Part 2 of New Designers is always one of my favourite design shows to attend. I have been for the past couple of years and I always find it immensely exciting to see what the new generation of young designers is bringing to the table. When you walk into the room, you’re faced with stand after stand presenting all manner of design from product and industrial design to furniture design, visual communications and spatial design. There is a great sense of anticipation that somewhere in the room will be new and innovative ideas and products that may, one day soon, be snapped up and taken into production available for us all to buy. The hopes and dreams of many young people are on display for all to see and there is an overwhelming sense of optimism and enthusiasm.
This year I attended in good company as I was there with none other that fantastic design writer extraordinaire Katie Treggiden, or as many of you will know her confessions of a design geek. We had a fantastic time checking out what was on show and having a good design-led natter.
But I guess what you all want to know if what little gems we spotted and which new designers caught our eye. So, in no particular order here are my highlights from this year’s show.
I loved the Ark table & chair designed by Henry Williams, particularly the sensuous and organic way that he has manipulated the wood that he has used for the legs of the table (if you can call them legs) and the chair back. I found this design to be particularly eye-catching and it really stood out for me.
This writing desk by Michael Sutton is made from sycamore and is inspired by Leonardo’s glass cube. I really liked the way that Sutton had played with the design contrasting sharp, angular edges with smooth, curved lines. I found it really beautiful and I just love that little drawer that is embedded between the desk surface and the legs.
I was intrigued by this gorgeous product designed by Mike Sewell. Made from oak veneer laminate this gorgeous coat and shoe rack for the hall way also doubles up as a sculptural lighting installation.
Rebecca Thomas of Plymouth University exhibited Lily Pad, this delightful little dressing table. Again I loved the curves and the use of wood and I particularly liked the way the mirror slotted into the surface of the dresser.
This library workstation designed by Josh Snell also really grabbed my attention. I was particularly fond of the colours used as well as the materials. And again the sensuous use of sweeping curves was present here. I was particularly interested in how Josh had embedded magnets within the wood so that the back surface could be used as a magnet board to keep all your notes tidy and to hand.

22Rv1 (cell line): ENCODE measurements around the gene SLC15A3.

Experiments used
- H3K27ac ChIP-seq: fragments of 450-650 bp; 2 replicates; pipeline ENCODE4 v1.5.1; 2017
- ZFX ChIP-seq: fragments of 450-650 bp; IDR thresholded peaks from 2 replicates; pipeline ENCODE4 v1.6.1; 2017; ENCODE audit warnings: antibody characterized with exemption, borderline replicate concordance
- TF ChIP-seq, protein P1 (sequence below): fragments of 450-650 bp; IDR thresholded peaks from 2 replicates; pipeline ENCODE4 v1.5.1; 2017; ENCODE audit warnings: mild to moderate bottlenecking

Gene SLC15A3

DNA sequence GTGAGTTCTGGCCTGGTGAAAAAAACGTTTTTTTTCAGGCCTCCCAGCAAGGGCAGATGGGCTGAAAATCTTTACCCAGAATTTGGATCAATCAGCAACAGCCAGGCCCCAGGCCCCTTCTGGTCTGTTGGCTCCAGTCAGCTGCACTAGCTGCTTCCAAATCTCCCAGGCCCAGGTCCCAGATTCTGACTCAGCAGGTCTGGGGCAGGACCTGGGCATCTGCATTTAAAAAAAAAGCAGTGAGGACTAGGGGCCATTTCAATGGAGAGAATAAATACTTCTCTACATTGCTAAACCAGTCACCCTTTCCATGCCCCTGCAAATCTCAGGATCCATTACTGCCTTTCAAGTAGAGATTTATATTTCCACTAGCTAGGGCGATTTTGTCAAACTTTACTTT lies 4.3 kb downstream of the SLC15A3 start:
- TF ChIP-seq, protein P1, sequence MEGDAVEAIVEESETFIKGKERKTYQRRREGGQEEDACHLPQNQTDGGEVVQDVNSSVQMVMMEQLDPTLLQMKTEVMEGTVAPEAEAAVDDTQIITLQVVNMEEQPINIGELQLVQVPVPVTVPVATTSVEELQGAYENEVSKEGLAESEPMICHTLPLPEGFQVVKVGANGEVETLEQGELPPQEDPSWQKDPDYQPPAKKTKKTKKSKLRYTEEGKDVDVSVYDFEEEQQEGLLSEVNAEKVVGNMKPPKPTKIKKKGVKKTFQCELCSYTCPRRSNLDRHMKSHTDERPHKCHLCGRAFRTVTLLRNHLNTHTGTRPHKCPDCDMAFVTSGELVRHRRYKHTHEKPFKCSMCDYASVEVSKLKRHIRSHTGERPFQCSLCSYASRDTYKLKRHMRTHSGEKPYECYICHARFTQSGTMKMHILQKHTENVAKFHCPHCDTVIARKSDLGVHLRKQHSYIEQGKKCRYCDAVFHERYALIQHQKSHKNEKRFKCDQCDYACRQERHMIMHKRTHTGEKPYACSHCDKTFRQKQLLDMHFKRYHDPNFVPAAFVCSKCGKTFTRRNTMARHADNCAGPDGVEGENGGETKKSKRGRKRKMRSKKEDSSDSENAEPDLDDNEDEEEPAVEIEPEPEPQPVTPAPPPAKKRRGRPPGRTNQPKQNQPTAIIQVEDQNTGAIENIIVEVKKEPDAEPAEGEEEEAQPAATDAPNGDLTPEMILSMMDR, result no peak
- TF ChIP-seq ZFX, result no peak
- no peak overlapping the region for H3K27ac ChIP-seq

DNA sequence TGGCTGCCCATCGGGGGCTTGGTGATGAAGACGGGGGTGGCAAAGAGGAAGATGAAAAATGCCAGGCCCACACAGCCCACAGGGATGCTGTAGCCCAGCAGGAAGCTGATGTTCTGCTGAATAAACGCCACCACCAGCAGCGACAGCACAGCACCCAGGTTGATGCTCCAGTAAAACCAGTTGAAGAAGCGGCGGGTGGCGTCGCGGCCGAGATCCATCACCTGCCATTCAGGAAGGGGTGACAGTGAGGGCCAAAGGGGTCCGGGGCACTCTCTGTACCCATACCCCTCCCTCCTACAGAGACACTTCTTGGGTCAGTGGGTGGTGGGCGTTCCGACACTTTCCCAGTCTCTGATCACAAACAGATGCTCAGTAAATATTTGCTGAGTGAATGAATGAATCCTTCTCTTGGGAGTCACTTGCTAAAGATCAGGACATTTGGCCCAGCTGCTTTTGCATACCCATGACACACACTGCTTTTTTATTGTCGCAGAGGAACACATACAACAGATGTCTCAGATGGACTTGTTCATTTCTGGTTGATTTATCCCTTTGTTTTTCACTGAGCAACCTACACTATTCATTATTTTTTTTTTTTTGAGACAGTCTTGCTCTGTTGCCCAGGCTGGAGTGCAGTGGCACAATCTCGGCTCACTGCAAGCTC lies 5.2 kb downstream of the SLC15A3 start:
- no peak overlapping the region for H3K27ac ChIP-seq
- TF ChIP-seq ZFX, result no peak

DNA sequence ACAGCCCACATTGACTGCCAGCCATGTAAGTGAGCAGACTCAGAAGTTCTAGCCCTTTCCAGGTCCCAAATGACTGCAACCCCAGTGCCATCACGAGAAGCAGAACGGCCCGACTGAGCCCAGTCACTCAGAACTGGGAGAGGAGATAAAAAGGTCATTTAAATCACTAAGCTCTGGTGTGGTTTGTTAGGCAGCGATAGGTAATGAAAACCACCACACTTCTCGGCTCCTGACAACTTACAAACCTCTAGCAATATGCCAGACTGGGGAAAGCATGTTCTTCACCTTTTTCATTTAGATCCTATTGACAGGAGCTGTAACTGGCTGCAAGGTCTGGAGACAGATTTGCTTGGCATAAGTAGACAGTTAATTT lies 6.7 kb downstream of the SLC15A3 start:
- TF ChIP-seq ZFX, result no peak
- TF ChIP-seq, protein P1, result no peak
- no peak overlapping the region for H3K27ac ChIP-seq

Nicola Williamson was the designer behind the Impact Hall Mirror which I was especially fond of. It is a very simple idea but yet it looks so elegant and sophisticated. I would certainly be proud to have this in my hallway.
I had a nice long chat with Chris Newman on his stand. He explained to me that his two products were the result of projects that they had been set in conjunction with SCP and Ercol. Chris apparently has an aversion to drawers, hence both his furniture pieces featuring a distinct lack of them. These were definitely two of my favourite pieces at the show.
The Club chair by Daniel Edwards was a great piece of design in my opinion. I loved the choice of materials and the chair was extremely comfortable. Those chunky arm rests look gorgeous and I would totally like to grab a good book and settle down in this chair.
I loved the ingenuity behind the Captain Hook Lamp by Dan McMahon. When the lamp is unhooked ready for use, the light automatically comes on. But the moment it is hung up again the light goes off all of its own accord. I thought this was a superb idea and I also liked the way that the lamp looks. This was a great find!
Admittedly this last product was in One Year On but I just had to include the Spargo Articulated Lamp by Felix McCormack. They are completely handmade from concrete and turned oak, two materials that I think complement one another enormously.